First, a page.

My post yesterday on central planning has an important implication, one which I suspect some of you, dear readers, may not like: free markets will not be advanced through the ballot box. Voting is, generally speaking, an exercise in futility. It’s not just because the odds of your vote changing anything is virtually zero, for from a cost-benefit viewpoint voting is irrational. It’s that, without a change in culture, no free market legislation will survive long term.
Take, for example, this article written in EconLog today by Emily Skarbek. She tells us the story of Richard Nixon’s price controls in the 70’s. Nixon knows the costs of price controls. Knowledge of the politician is not in question here. But he goes ahead with the scheme anyway for “pragmatic” reasons (to use his term). Nixon knew if he took a stand and refused price controls, his political career would be in danger, so he submitted to the general culture, despite his principles and knowledge of price controls. If he had refused, he may have lost the following election and the controls implemented anyway.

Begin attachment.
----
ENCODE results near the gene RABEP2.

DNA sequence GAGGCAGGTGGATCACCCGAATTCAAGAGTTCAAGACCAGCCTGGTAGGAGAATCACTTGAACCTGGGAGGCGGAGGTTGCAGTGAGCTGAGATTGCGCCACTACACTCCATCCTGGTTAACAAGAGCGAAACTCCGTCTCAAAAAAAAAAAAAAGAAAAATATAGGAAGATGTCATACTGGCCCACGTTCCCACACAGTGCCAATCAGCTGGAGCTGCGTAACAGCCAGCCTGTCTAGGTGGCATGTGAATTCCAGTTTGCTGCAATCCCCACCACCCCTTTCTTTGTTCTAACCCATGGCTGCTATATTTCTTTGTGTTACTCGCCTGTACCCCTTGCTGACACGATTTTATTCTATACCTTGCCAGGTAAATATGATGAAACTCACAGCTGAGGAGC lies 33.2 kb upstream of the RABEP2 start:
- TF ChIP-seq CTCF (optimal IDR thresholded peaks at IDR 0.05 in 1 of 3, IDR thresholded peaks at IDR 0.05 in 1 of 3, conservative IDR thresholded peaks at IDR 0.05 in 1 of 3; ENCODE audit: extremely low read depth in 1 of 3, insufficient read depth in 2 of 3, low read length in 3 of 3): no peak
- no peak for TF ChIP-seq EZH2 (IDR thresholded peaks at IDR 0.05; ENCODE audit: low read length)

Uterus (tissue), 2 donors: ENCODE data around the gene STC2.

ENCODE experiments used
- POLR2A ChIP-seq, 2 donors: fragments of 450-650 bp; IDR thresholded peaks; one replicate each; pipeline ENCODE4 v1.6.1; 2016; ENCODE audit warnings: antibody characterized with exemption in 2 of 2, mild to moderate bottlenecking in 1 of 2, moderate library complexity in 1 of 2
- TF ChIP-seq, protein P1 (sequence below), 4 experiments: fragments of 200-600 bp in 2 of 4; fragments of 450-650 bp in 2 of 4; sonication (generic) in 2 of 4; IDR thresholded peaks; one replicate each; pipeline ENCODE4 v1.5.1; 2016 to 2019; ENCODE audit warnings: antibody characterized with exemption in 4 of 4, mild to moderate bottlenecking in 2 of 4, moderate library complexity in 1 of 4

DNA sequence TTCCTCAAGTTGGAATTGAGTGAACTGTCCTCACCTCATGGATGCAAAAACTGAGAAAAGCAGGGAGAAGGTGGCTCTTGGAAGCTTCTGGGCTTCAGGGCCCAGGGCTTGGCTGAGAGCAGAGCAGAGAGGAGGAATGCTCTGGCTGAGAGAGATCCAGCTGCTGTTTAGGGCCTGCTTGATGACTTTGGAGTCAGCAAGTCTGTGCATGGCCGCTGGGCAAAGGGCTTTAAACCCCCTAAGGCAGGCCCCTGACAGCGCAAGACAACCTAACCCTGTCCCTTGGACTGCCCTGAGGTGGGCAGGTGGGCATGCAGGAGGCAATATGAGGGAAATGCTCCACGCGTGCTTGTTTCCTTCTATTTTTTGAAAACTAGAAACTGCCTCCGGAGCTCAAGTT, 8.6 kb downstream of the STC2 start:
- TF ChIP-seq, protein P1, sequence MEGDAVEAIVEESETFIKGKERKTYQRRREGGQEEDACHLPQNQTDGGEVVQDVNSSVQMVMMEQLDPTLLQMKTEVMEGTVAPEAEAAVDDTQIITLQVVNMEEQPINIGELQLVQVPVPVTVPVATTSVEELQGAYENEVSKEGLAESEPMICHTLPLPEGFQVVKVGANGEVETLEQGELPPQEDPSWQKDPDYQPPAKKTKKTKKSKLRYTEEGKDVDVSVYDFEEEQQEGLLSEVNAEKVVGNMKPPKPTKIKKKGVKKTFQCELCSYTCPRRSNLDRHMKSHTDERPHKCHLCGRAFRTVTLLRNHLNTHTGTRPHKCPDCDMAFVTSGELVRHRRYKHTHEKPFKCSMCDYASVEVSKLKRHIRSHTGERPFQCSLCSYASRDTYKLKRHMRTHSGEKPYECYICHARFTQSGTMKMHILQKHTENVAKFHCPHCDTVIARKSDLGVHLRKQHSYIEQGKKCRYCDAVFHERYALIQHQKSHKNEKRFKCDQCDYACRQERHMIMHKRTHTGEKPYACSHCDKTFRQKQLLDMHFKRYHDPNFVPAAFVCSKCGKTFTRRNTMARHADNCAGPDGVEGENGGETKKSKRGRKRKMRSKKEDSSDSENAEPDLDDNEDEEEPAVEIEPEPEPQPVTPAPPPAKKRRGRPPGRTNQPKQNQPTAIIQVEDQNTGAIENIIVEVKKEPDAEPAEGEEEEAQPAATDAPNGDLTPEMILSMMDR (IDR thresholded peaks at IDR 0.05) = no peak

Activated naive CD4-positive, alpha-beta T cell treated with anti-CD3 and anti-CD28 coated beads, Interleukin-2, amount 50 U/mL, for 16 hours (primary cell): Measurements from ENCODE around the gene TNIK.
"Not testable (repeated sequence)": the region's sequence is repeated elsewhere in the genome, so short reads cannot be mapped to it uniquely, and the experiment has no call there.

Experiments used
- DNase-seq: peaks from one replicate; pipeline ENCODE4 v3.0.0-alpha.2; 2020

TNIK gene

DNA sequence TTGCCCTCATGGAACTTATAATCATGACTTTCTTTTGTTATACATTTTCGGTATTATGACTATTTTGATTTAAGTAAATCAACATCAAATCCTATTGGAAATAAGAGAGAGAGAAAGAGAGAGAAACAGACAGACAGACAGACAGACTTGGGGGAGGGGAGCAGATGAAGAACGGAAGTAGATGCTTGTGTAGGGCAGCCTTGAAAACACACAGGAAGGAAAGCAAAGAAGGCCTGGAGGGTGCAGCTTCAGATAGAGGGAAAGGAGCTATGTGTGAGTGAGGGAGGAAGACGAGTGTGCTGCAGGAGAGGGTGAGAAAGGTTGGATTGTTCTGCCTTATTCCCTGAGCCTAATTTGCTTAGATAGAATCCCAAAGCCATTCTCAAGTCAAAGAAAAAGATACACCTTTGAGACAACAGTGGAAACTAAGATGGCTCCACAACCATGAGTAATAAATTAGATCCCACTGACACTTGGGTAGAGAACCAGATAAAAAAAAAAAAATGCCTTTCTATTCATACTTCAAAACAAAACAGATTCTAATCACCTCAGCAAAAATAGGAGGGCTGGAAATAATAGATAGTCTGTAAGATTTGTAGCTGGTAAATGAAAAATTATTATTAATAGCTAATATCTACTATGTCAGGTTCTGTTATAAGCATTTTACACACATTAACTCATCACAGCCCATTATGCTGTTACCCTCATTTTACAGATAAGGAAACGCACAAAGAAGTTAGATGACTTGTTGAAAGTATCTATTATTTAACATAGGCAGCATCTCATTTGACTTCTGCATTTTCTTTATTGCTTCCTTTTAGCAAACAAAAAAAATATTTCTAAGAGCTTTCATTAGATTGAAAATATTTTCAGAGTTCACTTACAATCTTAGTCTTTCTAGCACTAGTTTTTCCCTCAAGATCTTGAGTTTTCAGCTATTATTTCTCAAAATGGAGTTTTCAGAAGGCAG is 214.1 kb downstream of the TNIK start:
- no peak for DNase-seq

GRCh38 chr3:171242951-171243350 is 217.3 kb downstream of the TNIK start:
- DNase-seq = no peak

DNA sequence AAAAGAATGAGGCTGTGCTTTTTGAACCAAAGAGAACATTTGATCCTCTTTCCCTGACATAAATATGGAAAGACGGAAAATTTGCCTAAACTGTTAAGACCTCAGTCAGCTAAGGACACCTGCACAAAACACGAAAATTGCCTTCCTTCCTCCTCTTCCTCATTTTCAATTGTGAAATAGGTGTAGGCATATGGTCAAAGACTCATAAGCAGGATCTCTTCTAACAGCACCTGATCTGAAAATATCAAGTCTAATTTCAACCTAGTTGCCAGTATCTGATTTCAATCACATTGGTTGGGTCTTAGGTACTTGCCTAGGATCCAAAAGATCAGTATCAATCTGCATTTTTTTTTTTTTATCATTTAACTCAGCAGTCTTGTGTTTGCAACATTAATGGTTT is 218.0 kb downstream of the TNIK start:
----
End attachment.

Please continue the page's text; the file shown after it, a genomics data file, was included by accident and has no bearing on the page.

That is why I, along with so many of my laissez-faire brethren, focus our attention on changing the climate of ideas rather than effect ballot-box changes. Any effort at the ballot-box is doomed to fail until the general culture changes to become more freedom friendly. Liberty cannot be sustained when imposed top-down; it must be grown bottom-up.